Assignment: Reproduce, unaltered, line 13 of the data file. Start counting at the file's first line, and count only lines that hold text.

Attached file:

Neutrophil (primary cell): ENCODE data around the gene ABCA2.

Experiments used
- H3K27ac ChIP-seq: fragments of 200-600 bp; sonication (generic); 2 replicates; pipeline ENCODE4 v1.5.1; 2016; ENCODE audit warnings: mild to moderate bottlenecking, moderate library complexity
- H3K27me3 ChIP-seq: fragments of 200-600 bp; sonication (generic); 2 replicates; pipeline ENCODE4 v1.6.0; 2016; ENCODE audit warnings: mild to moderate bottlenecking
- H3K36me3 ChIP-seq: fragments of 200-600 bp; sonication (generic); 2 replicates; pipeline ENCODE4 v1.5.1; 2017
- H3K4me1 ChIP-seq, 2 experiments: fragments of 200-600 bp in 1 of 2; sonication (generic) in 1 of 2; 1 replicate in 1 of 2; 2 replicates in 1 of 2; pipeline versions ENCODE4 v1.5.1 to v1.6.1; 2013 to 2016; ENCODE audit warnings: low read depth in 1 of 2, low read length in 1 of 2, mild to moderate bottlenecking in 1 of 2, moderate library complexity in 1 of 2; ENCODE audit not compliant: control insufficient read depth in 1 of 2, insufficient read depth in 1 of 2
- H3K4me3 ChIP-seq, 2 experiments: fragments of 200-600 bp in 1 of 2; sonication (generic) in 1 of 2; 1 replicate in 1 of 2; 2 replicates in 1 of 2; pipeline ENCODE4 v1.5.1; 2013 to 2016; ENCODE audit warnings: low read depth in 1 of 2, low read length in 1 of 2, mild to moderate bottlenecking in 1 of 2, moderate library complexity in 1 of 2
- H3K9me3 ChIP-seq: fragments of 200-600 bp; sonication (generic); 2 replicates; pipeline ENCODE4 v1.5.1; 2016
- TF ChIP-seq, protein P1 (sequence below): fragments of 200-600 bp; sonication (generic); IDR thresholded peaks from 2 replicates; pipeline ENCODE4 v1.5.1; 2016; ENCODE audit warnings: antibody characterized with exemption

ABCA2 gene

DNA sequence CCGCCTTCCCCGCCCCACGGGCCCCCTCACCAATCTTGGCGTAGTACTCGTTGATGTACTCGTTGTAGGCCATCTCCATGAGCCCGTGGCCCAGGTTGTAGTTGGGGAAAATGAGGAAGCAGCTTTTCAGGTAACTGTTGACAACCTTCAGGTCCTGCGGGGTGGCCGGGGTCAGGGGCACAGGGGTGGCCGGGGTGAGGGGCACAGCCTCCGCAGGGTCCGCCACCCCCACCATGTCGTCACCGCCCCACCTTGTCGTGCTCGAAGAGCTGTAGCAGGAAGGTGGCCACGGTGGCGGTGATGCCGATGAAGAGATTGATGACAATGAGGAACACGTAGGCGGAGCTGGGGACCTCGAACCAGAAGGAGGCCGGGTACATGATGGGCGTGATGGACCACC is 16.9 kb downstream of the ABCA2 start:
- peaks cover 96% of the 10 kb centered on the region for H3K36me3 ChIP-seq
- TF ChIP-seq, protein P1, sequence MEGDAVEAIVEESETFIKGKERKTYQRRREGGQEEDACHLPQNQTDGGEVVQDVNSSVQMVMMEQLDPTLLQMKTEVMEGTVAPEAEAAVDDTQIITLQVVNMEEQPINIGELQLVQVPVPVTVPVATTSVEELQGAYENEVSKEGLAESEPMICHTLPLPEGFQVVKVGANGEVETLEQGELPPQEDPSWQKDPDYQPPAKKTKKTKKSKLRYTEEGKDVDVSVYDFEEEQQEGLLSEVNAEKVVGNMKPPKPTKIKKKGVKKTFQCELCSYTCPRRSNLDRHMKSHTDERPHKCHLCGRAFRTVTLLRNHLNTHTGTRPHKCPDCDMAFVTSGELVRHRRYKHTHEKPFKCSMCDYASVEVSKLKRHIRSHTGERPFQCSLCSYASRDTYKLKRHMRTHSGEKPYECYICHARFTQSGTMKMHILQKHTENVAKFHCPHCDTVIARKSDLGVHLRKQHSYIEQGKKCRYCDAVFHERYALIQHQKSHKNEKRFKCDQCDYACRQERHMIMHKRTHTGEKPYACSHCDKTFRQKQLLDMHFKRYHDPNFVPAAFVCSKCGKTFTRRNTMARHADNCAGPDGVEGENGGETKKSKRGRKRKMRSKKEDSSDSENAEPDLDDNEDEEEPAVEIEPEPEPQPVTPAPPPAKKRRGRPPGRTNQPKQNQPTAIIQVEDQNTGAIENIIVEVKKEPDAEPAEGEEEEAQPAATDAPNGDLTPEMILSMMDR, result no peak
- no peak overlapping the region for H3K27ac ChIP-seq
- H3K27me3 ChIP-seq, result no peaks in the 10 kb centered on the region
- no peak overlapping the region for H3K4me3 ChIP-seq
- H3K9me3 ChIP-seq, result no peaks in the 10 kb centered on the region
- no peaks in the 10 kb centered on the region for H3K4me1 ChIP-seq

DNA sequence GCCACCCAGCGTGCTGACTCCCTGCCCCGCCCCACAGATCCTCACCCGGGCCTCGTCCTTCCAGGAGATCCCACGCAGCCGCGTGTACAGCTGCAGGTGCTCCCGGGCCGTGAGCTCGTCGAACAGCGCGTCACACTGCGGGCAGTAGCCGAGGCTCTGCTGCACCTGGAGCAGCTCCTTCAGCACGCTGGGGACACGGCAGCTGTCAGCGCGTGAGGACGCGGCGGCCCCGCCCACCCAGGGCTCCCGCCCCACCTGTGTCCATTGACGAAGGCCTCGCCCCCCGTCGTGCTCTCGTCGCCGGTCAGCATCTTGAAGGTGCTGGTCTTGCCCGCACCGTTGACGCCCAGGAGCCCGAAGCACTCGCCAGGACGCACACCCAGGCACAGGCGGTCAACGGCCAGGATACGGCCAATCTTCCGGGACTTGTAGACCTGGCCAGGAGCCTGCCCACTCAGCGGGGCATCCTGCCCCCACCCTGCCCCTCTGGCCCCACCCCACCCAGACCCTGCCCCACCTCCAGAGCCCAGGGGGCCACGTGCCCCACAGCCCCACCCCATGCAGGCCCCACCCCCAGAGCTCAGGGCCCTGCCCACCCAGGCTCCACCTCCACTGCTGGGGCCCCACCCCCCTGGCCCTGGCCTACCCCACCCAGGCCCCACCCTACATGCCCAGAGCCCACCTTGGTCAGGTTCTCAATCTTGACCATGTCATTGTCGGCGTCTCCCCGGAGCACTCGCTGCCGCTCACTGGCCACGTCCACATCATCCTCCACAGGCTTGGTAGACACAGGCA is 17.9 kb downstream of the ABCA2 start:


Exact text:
- TF ChIP-seq, protein P1, sequence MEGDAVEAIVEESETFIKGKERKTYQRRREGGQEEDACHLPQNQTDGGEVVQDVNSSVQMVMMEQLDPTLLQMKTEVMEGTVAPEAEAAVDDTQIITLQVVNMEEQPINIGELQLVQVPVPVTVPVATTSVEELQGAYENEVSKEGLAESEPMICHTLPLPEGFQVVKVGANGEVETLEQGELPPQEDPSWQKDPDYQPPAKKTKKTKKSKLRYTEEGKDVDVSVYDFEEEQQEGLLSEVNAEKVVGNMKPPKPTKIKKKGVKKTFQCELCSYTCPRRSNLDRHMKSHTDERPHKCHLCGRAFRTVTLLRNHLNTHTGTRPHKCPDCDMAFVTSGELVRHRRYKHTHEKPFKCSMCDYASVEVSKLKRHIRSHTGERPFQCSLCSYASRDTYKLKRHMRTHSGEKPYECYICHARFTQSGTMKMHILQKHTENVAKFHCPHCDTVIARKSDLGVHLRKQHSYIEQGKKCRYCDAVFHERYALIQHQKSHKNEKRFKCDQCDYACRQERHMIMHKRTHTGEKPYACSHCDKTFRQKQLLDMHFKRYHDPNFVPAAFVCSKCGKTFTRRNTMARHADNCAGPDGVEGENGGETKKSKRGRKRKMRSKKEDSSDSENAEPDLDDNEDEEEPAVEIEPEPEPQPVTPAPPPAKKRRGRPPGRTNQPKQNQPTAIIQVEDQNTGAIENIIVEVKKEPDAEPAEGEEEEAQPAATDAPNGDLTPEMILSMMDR, result no peak